Information passes through each stage/store by control processes. The information must pass through all stages in order to get to the end. SENSORY MEMORY The sensory memory receives incoming information. The information it receives is sensual i.e.visual or auditory. The Sensory Memory Store has a limited abilility to store information, any information received will either decay or by taking notice of the information can then continue forward to the (STM).
Describe and evaluate 2 models of memory. The Multi-Store Model (MSM). The multi-store model which is also known as Atkinson-Shiffrin memory model which was first recognised in 1968. The model identifies three stores: Sensory memory, Short-Term memory and Long-Term memory and it explains how information is transferred between these stores. The information enters the sensory memory model which is stimulated by the sensory form which remains unaltered in the mind for a brief time before decaying.
The information from the sensory memory will then be encoded and passed into short term memory. Short term memory has scarce capacity and duration nevertheless if the information is processed further by rehearsals, then it can be transferred to long term memory. The capacity and duration of the long term memory is unlimited whereas short term memory has a short duration and can only hold small amounts of information. Various studies have been performed to support this; Glanzer and Cunitz illustrated a functional dissociation where they gave their participants list of words presented one at a time and tested their free recall. Some participants were asked
Memory is to do with how we encode, store and retrieve information. The multi-store model of memory was suggested by Atkinson and Shiffrin who said that we have 3 different memory stores: sensory memory, short term memory and long term memory and formed a linear model to demonstrate the process. A key aspect of the model is that the memory stores have different characteristics which include capacity, duration and encoding. Capacity refers to how much information that can be stored, duration is how long the memory lasts and encoding is how the memory is taken in and stored to be recalled later. We have sensory memory stores where information from the outside world is taken in unconsciously so if it is not looked at consciously it can be lost via decay as the duration is very short (possibly up to 2 seconds).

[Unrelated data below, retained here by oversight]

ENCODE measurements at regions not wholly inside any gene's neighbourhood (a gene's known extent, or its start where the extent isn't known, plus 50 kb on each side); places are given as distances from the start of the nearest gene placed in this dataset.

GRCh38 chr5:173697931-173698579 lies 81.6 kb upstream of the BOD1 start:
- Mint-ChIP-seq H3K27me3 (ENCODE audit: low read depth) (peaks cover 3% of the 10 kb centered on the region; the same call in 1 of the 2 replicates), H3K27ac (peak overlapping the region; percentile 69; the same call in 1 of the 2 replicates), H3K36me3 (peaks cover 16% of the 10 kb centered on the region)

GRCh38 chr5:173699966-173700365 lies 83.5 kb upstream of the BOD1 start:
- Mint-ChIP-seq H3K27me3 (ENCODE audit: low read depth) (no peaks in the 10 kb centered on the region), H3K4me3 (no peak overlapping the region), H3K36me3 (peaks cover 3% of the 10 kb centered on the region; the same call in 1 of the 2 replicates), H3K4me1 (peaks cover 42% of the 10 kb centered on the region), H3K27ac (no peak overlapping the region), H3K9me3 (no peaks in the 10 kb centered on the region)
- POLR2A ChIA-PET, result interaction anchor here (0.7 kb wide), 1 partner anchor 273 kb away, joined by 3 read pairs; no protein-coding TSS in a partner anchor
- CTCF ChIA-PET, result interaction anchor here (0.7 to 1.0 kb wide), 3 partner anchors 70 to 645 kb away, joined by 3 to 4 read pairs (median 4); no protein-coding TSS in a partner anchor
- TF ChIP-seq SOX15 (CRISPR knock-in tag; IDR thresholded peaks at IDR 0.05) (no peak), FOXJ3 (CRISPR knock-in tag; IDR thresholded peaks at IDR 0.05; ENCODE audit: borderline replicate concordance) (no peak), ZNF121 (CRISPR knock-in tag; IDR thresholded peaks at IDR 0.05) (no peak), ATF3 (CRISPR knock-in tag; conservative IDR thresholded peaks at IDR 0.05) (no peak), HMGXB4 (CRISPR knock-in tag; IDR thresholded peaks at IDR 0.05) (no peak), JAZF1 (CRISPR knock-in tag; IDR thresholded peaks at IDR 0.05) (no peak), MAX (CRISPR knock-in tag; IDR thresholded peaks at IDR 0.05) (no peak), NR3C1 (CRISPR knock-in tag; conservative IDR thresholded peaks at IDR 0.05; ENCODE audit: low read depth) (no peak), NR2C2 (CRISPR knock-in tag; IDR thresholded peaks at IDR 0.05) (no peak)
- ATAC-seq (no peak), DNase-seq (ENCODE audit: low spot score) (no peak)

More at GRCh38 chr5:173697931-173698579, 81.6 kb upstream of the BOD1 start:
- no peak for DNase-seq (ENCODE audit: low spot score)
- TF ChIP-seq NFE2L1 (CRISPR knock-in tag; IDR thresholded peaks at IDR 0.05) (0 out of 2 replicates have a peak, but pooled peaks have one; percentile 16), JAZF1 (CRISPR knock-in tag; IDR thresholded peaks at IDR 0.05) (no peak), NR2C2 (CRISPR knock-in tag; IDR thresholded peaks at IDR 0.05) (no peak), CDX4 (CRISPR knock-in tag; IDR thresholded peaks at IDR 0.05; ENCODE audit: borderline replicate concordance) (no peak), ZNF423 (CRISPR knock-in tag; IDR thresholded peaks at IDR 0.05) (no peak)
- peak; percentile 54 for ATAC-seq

Where the information is detected initially by the senses and then enters the sensory memory. Below is an example of what Atkinson and Shiffrin first model looked like Information is detected by the sense organs from the environment and enters the sensory memory. If attention is paid to the input or the information that is being received, only then does it enter the short term memory (STM). Information from the STM is transferred to the long-term memory only if that information is rehearsed. If rehearsal does not occur, then information is forgotten.
Short term memory is stored and retrieved sequentially. Long term memory is stored and retrieved by association. Information can be organized in sequences to help aid retrieval. Many memory experiments have been criticized for the settings and the tasks are a long way from everyday activities and life. Low ecological validity plays a big role in the criticism of memory experiments, how can an experiment be realistic if the setting is in a laboratory?